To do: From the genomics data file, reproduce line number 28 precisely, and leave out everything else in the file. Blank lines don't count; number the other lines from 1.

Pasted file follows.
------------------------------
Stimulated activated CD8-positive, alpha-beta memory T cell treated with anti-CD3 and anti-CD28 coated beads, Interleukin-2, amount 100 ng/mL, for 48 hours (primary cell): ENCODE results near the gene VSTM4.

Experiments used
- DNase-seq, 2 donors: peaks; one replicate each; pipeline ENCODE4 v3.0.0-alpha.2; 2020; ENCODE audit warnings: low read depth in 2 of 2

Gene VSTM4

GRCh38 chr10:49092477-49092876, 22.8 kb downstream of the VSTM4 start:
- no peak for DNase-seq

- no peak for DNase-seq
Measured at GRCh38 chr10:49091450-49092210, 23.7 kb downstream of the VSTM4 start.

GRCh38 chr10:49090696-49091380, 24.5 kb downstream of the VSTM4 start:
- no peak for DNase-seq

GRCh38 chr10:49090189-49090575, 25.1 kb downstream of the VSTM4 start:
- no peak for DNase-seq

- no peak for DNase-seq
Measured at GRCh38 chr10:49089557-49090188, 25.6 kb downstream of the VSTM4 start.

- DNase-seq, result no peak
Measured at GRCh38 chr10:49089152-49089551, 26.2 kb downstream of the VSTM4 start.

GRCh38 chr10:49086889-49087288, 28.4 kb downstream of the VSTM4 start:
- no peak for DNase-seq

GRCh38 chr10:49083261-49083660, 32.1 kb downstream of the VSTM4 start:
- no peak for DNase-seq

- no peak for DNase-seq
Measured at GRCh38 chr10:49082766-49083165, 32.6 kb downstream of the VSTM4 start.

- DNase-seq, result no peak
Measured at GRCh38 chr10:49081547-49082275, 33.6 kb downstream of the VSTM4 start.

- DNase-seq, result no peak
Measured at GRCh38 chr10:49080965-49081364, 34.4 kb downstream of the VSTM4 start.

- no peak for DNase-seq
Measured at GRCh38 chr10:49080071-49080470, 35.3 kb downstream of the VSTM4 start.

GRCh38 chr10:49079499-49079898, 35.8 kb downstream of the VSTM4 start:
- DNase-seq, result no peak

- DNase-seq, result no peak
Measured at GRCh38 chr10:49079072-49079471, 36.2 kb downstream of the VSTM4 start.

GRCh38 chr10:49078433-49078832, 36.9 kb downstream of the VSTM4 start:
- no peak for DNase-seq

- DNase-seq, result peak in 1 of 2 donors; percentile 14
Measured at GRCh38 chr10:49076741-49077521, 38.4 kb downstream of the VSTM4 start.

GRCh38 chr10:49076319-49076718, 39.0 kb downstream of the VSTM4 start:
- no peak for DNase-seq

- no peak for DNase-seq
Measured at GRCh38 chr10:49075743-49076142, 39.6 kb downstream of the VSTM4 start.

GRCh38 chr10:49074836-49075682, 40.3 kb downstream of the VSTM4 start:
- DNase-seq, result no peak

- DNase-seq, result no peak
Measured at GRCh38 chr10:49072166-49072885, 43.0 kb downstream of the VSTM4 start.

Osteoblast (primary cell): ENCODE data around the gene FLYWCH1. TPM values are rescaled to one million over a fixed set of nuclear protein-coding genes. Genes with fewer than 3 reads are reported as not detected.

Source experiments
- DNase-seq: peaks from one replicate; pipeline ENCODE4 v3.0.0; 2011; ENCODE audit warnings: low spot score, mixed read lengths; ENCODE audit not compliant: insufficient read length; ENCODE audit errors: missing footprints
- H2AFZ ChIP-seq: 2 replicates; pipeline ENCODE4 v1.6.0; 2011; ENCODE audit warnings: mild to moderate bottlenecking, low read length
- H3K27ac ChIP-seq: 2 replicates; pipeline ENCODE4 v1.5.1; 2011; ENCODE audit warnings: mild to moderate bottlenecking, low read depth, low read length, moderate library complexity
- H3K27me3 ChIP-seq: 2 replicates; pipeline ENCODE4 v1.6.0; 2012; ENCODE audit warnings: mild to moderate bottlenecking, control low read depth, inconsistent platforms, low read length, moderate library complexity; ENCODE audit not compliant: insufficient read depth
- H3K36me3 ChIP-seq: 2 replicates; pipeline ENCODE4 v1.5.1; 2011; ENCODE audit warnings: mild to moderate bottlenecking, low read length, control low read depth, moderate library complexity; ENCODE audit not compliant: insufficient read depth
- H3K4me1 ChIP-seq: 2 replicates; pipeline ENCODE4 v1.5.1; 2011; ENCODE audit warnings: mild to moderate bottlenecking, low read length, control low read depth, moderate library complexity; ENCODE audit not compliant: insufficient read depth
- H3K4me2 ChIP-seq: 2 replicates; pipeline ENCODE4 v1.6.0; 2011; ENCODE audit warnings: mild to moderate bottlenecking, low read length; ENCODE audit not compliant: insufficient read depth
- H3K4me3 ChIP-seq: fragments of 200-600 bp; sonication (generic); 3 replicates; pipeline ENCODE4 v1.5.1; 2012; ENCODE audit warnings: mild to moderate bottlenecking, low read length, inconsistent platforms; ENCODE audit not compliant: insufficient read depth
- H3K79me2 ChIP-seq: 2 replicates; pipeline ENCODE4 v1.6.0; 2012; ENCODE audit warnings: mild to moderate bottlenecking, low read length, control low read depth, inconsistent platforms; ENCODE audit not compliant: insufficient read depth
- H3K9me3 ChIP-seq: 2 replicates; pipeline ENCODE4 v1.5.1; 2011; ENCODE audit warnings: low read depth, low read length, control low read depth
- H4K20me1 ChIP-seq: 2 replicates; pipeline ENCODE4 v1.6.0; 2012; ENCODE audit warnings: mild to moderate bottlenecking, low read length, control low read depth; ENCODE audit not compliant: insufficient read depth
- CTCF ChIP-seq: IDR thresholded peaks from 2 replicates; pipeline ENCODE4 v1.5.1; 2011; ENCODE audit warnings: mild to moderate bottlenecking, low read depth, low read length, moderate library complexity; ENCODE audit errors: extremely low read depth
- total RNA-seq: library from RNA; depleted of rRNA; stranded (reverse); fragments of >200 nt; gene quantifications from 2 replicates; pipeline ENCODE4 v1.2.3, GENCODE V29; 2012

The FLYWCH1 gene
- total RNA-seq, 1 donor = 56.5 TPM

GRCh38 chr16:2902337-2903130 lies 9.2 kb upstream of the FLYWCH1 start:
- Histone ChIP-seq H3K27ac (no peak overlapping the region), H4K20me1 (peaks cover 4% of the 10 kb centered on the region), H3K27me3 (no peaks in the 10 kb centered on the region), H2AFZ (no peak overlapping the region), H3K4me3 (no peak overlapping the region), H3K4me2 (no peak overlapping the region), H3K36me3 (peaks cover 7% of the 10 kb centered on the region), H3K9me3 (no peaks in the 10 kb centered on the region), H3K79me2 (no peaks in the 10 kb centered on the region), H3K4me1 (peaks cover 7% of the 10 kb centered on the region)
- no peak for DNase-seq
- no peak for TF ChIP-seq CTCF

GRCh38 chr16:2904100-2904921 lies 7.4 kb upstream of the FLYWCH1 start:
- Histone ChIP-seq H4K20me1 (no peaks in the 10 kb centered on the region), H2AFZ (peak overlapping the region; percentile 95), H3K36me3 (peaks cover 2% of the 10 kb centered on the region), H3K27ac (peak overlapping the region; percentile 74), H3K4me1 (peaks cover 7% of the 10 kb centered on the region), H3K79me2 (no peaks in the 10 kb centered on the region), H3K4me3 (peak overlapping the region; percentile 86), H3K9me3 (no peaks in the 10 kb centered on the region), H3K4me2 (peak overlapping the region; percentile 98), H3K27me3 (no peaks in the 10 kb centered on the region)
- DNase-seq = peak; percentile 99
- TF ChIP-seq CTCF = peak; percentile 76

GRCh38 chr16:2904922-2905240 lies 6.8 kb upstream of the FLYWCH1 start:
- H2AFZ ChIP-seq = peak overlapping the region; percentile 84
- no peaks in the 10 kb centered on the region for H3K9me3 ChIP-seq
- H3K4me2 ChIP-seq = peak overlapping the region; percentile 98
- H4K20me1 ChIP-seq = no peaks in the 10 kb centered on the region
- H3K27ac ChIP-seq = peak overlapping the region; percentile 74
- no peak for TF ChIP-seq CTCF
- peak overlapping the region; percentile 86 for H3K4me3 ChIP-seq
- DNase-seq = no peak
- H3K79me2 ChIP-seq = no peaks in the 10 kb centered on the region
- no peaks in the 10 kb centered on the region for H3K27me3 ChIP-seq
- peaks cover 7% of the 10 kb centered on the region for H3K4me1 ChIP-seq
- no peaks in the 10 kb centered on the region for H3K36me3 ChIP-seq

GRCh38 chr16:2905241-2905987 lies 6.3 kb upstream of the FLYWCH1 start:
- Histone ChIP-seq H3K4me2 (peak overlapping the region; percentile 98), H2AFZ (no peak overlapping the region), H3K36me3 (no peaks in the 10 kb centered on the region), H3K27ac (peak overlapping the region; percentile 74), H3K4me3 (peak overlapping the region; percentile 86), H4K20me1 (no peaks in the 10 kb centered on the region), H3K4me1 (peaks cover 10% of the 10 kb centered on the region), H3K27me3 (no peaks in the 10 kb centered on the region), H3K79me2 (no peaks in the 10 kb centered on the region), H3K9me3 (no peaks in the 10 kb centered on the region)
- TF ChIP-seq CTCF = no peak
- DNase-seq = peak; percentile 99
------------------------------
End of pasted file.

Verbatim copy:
Measured at GRCh38 chr10:49080071-49080470, 35.3 kb downstream of the VSTM4 start.